KL: We never forced Björn to talk about a topic or a subject. He has been talking about things when he could feel comfortable to do that. It’s high density in the film. Over the years we have gained his trust together.
KP: It has been a huge responsibility and we’re still thinking about it as the film is still a living matter, it’s out there. It’s growing all the time, it feels like. We just saw that Vogue has it on the list of the best films of the year.
AKT: I did not recognize him in Midsommar. Your film revealed that to me. When we see him in the baths later on in your film, was that in Budapest filmed during that shoot?
KP: Yes, it was the famous Hotel Gellért.
KL: He had a day off while shooting.
AKT: That’s what I thought. Hotels play a big role in your film.
KP: I personally like hotels, I made a film about hotels. It’s a metaphor as a different home, sort of. It’s a transit place.
Luchino Visconti discusses how to shoot Björn Andrésen’s next scene
AKT: And you’re also being taken care of there. Which is a big point in Björn’s life - taking care, being taken care of that is missing. The text by the mother is powerful, especially when he repeats it. “I’m about to crumble” and “there’s no longer any fire to be put out.” Were you making some of these discoveries with him? How was that process of going into the past?
KL: He was always with us, we didn’t do anything without him. It’s important that this was not a film interviewing people about him, talking heads about Björn or Visconti. The audiotapes, he hadn’t heard them himself.
KP: A lot of the personal archives actually belong to his sister. This text for instance was at his sister’s. She didn’t know either when we started what was really there. They were constantly finding new things, also in his cellar and different places.
KL: I think the Super 8 films when he is an infant, we found them during the last month of editing.
AKT: When was the last time you watched Death in Venice?
KP: Good question. I think it was during the editing. I haven’t looked at it since then.
The Most Beautiful Boy In The World poster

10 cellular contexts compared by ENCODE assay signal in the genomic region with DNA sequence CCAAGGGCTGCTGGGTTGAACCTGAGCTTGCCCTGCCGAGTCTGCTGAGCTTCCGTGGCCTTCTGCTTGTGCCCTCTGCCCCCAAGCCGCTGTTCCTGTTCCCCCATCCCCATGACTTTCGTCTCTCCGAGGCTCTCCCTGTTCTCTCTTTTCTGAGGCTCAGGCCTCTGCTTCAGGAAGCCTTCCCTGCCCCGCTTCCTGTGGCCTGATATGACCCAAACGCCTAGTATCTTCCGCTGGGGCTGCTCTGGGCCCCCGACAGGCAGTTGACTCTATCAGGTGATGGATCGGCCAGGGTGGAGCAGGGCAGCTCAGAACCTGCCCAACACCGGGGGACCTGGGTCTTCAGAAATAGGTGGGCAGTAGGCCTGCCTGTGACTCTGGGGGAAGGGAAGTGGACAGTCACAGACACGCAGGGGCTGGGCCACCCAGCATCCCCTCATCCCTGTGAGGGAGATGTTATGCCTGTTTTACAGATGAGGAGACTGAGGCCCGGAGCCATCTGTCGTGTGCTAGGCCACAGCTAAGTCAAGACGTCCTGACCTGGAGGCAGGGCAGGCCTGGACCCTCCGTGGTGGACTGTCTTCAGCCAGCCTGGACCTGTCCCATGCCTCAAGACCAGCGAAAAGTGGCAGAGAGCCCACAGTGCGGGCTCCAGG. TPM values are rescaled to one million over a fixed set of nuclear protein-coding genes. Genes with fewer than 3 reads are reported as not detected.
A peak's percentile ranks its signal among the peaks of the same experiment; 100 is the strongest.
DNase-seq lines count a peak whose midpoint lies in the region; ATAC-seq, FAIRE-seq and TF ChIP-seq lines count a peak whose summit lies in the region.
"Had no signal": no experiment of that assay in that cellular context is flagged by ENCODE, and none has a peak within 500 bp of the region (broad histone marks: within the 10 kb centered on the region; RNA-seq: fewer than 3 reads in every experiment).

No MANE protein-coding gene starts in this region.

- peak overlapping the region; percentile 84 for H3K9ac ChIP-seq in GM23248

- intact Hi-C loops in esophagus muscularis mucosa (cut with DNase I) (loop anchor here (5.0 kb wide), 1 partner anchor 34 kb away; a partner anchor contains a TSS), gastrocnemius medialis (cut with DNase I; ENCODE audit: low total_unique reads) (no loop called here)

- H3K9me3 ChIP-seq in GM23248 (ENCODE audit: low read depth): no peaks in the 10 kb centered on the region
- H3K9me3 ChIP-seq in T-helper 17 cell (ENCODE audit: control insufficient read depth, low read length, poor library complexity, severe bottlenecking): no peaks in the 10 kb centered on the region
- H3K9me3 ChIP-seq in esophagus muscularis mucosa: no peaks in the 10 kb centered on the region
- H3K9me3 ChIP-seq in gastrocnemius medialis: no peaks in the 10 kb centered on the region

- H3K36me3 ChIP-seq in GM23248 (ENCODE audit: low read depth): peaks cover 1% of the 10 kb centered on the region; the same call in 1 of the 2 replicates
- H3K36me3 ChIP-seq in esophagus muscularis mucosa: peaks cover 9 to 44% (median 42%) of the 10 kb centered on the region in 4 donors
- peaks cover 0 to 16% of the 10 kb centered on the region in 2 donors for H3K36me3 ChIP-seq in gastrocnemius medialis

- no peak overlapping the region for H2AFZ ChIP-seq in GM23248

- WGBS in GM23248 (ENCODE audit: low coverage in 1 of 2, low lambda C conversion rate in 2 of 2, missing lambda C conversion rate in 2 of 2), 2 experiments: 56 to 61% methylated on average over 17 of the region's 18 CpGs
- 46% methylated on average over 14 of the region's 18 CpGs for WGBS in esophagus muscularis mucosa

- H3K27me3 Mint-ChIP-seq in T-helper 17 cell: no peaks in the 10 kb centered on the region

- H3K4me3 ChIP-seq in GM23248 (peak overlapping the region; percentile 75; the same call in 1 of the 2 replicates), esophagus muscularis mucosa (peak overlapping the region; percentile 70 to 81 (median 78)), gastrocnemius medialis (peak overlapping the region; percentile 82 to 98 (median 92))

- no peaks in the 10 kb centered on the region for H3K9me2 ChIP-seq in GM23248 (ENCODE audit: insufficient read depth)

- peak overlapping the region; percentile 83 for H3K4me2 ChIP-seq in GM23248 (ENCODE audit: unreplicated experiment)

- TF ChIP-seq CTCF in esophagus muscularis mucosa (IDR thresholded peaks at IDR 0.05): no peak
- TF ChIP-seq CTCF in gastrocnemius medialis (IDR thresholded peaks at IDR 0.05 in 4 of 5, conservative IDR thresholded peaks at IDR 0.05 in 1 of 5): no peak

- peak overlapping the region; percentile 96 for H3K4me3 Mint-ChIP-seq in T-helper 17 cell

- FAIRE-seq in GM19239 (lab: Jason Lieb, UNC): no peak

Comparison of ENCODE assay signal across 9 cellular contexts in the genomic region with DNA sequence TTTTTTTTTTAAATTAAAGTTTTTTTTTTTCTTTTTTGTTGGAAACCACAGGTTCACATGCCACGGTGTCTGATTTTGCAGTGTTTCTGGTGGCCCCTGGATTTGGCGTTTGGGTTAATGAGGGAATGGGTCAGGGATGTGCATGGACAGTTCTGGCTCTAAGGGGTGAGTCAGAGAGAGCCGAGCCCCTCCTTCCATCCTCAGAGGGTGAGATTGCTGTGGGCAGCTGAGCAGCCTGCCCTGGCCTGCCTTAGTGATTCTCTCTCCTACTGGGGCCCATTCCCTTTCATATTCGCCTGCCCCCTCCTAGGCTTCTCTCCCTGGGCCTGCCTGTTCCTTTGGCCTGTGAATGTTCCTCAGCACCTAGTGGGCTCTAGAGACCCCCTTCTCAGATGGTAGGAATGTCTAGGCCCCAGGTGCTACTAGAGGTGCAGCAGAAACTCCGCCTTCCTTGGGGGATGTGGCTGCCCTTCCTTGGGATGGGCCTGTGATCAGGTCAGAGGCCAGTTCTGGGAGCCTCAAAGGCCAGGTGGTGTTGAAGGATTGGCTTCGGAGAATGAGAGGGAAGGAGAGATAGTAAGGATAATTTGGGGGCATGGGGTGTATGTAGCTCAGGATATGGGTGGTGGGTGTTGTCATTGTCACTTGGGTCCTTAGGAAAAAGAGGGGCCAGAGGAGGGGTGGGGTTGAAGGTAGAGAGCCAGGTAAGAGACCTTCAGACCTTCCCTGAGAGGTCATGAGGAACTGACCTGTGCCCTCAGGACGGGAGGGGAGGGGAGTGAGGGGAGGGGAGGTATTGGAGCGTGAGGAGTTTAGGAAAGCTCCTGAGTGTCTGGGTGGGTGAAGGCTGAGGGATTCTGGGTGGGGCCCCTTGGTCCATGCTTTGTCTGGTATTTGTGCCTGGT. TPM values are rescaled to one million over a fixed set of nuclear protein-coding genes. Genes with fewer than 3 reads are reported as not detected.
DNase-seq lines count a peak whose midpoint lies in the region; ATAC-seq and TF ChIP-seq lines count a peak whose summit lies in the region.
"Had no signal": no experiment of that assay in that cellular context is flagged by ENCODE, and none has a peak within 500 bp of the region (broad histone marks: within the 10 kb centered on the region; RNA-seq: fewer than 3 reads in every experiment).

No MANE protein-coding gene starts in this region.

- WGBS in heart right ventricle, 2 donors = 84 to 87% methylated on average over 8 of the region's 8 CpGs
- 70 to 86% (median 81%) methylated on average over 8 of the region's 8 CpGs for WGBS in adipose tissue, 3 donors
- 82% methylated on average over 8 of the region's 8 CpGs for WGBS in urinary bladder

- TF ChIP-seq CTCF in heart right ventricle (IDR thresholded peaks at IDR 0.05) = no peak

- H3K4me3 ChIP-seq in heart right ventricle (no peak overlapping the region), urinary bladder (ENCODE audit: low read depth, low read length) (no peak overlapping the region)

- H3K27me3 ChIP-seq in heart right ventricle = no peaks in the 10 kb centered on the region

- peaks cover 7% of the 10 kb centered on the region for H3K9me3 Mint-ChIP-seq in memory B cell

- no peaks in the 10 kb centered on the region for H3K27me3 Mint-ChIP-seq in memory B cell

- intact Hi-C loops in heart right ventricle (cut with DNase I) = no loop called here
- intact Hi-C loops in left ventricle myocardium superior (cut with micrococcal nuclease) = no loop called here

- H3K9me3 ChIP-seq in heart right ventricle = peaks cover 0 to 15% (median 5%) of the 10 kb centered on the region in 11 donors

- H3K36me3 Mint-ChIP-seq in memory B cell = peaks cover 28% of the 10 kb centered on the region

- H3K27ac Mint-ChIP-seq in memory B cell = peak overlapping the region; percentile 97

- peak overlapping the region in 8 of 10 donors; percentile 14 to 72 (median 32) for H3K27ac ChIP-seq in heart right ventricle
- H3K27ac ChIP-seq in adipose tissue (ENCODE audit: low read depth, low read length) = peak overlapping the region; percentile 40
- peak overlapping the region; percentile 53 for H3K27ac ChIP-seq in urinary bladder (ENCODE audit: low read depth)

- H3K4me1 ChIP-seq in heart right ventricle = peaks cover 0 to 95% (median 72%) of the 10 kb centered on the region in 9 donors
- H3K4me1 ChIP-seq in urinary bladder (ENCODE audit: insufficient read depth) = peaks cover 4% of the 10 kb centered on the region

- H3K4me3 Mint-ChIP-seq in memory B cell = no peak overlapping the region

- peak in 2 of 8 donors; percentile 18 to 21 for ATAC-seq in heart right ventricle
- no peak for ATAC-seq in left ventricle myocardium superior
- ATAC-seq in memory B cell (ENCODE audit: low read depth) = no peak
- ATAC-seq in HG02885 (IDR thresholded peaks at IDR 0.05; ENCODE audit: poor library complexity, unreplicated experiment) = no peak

AKT: How did you first meet Björn?
KP: We were seeing each other as we belong to the same generation in Stockholm; artists, writers, actors, they have their places. You see each other, you know about each other. But we really met 20 years ago. I was directing a children’s TV series and we cast him. I worked together with him for a couple of months. Then we kept contact after that.
Of course I was curious about Death in Venice, I wanted to ask him a couple of questions but I soon realized that he was very reluctant and felt uncomfortable, so I didn’t pursue it. It was great fun working with him. And then Kristina and I met him for dinner many years later.
KL: We are a bit different also. I asked some questions that you [Kristian] didn’t ask at the beginning.
AKT: Which questions were those?
KL: Why did you live with your grandmother? How come all this came to happen? So he started to talk about his grandmother and that he was raised without a mother and father. It was one of the doors.
KP: When we asked him the question it was not like yeah, fantastic, let’s make a movie! He took it seriously and wanted to know our vision. We had some meetings for half a year or something and then he said yes, because he liked our idea of not making a talking-heads documentary, TV style, but more like a film, a real cinema experience. He liked that and said yes and from that moment he has been all in.
KL: He also has been trusting us, like: You are the artists, you do the film.
KP: It was good that we had all these discussions before, like a rehearsal.
AKT: In his own words! By the way, I did the theatrical opening night Q&A with Stig, Stina, and Pia Lindström in New York for Ingrid Bergman: In Her Own Words.
KP: Oh cool, fantastic.
AKT: The in-your-own-words part is the thing! And you have one of the best titles of all the documentaries this year! Thank you so much.
KP & KL: Thank you, nice talking to you! All the best and Happy Holidays!